Thinking of expanding naloxone access? Here’s one way to increase prescribing
July 12, 2022
As states begin to make spending decisions for their opioid litigation funds, many may choose to broaden access to naloxone, a medication that reverses opioid overdoses. Increasing access to naloxone is the one of the Core Strategies, or approved uses, that jurisdictions are encouraged to adopt as part of the settlement agreements with Johnson & Johnson and the three largest opioid distributors.
States and local jurisdictions have used a number of approaches to increase access to naloxone, including standing orders so that anyone can get naloxone at the pharmacy without a prescription. Research has also shown the value of giving a prescription for naloxone to people at high-risk of an opioid overdose. However, naloxone prescription rates have remained low. To address this, California passed Assembly Bill 2770 in 2018. The bill requires that prescribers offer a prescription for naloxone whenever one or more of the following conditions is met:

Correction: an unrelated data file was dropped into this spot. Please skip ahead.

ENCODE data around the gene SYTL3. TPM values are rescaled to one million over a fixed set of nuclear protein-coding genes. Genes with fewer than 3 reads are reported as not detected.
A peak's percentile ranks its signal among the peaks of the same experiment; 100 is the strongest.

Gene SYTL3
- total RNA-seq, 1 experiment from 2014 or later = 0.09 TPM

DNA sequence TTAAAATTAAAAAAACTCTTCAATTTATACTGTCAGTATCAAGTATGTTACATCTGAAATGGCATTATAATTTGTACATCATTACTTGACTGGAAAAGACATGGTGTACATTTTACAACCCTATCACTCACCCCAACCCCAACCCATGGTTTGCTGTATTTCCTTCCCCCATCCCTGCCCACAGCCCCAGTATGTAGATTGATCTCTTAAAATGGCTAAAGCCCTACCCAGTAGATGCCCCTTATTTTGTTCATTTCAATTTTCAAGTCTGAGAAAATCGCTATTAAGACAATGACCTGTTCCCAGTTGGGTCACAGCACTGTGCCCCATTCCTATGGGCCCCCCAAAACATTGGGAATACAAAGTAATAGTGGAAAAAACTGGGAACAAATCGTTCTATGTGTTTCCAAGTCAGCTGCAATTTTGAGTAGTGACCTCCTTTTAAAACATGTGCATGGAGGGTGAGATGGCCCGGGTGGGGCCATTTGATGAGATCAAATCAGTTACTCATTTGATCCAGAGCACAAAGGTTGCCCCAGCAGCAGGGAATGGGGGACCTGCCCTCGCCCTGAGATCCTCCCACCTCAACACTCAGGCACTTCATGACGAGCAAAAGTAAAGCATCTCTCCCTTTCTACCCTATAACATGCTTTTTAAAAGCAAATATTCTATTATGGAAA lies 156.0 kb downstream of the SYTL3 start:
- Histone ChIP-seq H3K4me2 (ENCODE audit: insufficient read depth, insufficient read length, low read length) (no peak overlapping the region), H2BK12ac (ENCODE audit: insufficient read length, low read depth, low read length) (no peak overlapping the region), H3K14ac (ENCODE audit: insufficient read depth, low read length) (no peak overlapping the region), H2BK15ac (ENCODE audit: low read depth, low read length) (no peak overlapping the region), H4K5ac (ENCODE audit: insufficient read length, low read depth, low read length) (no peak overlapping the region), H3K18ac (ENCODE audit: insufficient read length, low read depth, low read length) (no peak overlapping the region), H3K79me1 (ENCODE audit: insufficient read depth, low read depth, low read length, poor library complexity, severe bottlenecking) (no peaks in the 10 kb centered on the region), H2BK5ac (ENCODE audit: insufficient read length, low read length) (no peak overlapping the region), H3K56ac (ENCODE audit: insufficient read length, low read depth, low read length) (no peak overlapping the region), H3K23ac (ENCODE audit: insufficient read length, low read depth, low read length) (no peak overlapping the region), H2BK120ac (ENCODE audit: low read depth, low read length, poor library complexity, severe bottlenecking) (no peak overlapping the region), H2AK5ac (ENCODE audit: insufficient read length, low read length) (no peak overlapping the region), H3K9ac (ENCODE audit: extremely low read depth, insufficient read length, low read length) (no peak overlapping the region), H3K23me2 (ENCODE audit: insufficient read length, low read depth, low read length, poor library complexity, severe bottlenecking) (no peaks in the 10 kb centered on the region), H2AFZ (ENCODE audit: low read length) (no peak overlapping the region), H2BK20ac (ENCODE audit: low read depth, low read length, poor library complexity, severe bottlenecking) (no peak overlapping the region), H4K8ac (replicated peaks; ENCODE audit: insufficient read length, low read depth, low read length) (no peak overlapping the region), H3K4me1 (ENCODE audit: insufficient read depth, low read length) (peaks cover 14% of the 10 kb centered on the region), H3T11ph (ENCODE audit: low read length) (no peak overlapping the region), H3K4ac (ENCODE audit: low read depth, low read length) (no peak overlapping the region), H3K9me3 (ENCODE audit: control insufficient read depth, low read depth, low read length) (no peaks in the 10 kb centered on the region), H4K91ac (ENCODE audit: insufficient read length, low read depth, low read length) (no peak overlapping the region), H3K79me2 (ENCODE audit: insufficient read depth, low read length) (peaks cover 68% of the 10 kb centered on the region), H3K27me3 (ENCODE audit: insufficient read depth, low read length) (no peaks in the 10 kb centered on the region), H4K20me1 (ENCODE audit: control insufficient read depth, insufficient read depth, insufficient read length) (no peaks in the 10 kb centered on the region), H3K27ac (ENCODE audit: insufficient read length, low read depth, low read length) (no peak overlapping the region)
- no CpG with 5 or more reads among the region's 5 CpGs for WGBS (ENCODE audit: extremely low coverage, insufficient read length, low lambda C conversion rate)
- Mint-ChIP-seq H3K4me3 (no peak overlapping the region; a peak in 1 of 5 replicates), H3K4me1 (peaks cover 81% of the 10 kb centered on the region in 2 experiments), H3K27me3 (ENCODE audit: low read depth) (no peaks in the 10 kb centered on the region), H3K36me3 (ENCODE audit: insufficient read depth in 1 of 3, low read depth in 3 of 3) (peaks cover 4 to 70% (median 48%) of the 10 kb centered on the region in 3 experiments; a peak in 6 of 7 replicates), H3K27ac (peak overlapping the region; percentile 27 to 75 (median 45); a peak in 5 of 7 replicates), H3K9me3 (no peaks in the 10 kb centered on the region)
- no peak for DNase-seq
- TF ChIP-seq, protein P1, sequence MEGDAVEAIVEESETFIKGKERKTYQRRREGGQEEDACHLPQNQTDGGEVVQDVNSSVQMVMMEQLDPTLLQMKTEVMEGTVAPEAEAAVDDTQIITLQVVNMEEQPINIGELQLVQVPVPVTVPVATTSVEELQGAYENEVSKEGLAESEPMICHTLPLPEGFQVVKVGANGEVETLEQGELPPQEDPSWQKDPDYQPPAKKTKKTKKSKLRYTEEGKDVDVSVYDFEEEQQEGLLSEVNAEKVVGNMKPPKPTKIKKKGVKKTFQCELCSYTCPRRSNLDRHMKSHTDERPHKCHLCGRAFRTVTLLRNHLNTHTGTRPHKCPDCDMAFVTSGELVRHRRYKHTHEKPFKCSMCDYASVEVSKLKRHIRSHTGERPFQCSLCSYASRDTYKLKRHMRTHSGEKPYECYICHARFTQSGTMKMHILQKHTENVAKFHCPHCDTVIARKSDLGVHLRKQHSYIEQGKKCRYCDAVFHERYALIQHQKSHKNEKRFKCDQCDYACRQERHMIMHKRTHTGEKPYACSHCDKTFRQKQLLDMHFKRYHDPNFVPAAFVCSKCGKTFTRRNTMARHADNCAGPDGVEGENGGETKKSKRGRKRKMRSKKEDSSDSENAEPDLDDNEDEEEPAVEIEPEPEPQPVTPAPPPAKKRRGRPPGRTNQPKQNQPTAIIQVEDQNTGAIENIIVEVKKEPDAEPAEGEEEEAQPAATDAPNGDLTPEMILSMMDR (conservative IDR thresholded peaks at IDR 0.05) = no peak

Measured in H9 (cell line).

- The patient is receiving a high dose of opioids (more than 90 morphine milligram equivalents per day);
- The patient is prescribed both an opioid and a benzodiazepine; or
- The patient has an increased risk of overdose (for example, he or she has a history of an overdose or a history of a substance use disorder).
To facilitate adoption of this law, Kaiser Permanente Southern California incorporated a set of prompts for clinicians into the electronic health record that were triggered whenever one of the above conditions were met. These prompts reminded providers of the risks of opioid prescribing, the need to offer naloxone, and other recommended actions.
The effect of this decision-support tool was dramatic. Before the prompts were implemented, naloxone was prescribed at approximately 1% of the visits that met the criteria under the law. After the prompts were implemented, the rate of naloxone prescribing increased to over 25%. The researchers also found decreases in opioid prescribing and co-prescribing of naloxone and benzodiazepines after the prompts were implemented, likely due to the alerts as well.
Increasing the supply of naloxone in the community is an important tool to reduce opioid overdose deaths. In planning for litigation spending, state and localities should implement policies and programs to achieve this goal.